June 26, 2020 — CT can be a valuable tool for diagnosing appendicitis, helping clinicians better manage the condition and enabling patients to avoid unnecessary appendectomies, according to a letter published June 20 in the International Journal of Surgery.
Even though CT exposes patients to radiation — while typical appendicitis imaging such as ultrasound does not — its benefits may outweigh this potential harm, wrote Dr. Cristian Angeramo of Hospital Alemán in Buenos Aires, Argentina.
“Overall, the current medical evidences and our experience indicate that … increasing the use of CT in adult patients with atypical presentation of acute appendicitis or with negative ultrasound findings [results] in decrease in the number of unnecessary surgical procedures,” he noted.
Acute appendicitis is a common reason for emergency surgery around the world, but diagnosing the condition can be challenging, according to Angeramo. Appendicitis is traditionally detected via clinical examination, abdominal ultrasound, and laboratory tests.
However, the performance of abdominal ultrasound varies, with a sensitivity range of 21% to 95.7% and a specificity range of 71.4% to 97.9%; it is also dependent on operator skill, and its results can be skewed in obese patients or those with bowel distention on presentation.
Studies have shown that when CT is used to diagnose patients with suspected acute appendicitis, the modality reduces negative appendectomy rates. Angeramo cited U.S. research that reported that 91% of patients who had preoperative imaging for appendicitis underwent CT and that the overall rate of negative appendectomy was 6%. In patients who had no imaging, the rate was 9.8%; in those who had ultrasound, it was 8.1%; and in those who had CT, it was 4.5% (Annals of Surgery, October 2008, Volume 248:4, pp. 557-563).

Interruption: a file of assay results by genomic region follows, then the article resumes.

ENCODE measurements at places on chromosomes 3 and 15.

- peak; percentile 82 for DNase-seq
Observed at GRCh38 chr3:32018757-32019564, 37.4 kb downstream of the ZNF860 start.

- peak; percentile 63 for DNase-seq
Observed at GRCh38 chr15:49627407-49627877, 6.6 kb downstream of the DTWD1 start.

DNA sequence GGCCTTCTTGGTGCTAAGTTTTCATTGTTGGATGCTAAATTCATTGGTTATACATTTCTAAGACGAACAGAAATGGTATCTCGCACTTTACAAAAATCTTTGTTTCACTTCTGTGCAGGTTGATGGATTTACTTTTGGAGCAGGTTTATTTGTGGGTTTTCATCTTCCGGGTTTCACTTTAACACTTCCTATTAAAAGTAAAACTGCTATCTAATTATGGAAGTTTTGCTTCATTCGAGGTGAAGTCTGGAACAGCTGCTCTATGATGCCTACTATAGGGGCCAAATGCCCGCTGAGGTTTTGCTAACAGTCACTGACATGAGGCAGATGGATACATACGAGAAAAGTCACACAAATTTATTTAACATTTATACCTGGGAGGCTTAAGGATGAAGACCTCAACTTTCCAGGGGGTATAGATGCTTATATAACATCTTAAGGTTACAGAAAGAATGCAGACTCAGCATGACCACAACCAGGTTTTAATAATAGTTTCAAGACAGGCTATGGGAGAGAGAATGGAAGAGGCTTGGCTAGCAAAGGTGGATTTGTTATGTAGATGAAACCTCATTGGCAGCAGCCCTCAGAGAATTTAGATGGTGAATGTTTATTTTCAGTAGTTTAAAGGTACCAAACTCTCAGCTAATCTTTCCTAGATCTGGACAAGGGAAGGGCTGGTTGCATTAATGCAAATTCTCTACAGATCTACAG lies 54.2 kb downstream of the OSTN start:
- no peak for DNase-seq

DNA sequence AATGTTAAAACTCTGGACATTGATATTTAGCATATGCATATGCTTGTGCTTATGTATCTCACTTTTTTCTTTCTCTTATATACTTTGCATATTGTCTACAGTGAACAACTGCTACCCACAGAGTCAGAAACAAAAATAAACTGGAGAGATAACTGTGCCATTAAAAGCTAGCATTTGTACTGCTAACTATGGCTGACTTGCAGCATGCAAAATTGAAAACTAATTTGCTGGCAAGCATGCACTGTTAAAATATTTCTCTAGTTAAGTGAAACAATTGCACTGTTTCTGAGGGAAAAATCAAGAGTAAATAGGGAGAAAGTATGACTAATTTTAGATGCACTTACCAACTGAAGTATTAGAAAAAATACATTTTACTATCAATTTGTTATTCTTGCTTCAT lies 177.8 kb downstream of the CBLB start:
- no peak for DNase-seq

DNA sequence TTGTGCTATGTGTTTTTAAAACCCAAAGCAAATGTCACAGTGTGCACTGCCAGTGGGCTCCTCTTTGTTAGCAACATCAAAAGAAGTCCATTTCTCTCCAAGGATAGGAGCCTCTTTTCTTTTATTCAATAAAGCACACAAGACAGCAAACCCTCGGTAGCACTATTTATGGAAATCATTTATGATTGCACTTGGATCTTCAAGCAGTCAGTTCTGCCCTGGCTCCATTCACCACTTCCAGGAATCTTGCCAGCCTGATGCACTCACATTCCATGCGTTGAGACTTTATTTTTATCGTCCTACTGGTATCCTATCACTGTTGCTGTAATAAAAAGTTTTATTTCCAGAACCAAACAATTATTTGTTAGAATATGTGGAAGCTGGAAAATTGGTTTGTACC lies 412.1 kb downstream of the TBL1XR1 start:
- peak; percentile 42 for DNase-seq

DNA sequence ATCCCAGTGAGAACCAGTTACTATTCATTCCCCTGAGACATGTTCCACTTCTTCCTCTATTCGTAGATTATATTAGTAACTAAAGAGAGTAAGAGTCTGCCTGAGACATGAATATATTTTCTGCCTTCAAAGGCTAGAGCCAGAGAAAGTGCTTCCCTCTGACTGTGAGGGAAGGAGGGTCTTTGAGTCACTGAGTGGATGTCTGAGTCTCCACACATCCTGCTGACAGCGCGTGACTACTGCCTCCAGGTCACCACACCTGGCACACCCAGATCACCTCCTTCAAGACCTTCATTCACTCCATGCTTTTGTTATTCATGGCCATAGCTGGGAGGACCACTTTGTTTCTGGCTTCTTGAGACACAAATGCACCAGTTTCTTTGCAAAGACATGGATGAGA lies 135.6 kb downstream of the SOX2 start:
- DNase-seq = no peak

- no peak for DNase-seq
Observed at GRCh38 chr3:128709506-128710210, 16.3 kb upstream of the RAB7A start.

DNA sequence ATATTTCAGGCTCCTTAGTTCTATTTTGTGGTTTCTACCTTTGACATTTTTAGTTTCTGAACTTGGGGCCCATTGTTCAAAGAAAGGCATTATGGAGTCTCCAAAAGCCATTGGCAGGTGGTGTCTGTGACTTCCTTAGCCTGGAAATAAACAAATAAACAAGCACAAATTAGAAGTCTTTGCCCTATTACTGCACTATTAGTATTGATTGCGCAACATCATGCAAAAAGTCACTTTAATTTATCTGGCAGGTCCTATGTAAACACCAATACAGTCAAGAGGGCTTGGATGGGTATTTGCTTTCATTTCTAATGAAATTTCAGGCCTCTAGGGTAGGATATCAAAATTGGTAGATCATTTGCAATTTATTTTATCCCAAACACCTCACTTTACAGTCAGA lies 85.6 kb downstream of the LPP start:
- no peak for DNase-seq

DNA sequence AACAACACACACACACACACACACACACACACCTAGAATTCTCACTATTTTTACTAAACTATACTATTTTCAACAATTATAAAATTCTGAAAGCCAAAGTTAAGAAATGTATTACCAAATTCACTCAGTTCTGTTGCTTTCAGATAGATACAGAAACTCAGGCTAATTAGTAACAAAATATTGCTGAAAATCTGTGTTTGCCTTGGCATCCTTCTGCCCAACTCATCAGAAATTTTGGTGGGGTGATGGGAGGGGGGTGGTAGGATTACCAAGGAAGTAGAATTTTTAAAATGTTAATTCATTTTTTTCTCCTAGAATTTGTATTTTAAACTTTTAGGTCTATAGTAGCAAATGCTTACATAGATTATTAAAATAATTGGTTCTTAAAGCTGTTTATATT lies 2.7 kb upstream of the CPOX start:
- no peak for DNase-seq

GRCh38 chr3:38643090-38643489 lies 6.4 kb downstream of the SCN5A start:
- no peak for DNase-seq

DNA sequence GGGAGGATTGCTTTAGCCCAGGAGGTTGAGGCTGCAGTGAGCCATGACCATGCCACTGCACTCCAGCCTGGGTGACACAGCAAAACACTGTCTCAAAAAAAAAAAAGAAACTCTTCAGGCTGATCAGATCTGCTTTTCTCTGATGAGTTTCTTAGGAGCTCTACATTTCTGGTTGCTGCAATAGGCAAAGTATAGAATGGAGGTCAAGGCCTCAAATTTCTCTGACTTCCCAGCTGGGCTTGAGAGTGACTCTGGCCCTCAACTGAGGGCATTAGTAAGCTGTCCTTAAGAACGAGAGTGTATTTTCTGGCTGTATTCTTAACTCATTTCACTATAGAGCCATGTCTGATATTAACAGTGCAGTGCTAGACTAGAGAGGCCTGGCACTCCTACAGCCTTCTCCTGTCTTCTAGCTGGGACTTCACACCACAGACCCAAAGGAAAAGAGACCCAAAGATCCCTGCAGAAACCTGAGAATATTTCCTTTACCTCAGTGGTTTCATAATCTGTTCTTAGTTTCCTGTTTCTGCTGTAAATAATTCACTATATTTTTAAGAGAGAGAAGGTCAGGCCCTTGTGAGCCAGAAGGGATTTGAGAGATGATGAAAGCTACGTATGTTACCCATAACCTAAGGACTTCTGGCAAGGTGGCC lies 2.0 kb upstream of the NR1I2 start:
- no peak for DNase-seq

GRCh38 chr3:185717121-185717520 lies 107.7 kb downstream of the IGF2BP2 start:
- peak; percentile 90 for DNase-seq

Yet whether CT should be used to diagnose acute appendicitis has remained a topic of debate, mostly because of patient exposure to radiation.
“Most guidelines for management of acute appendicitis recommend against routine use of CT,” Angeramo wrote. “Instead, these guidelines propose performing a contrast-enhanced CT scan in patients with suspected acute appendicitis with negative ultrasound findings. Conversely, the American College of Radiology states that abdominal and pelvic CT scan with intravenous contrast is usually appropriate as an initial study to evaluate patients with both typical and atypical presentation of acute appendicitis.”
In any case, the use of CT for diagnosing acute appendicitis is increasing, Angeramo noted. He and colleagues collected data from 2,009 patients who underwent appendectomy between 2007 and 2019. The group found a 10-fold increase in the use of CT for diagnosing acute appendicitis during this timeframe — and a 13-fold decrease of negative appendectomies, demonstrating a clear association between use of CT and lower rates of unnecessary surgery (p = 0.001).
Angeramo conceded that using CT for this application may be difficult to implement, however.
“We are aware that this recommendation can be challenging in developing countries with limited medical personnel and technological resources,” he wrote. “Future policy-makers in these countries should target accessibility to imaging studies to reduce the morbidities associated with acute appendicitis.”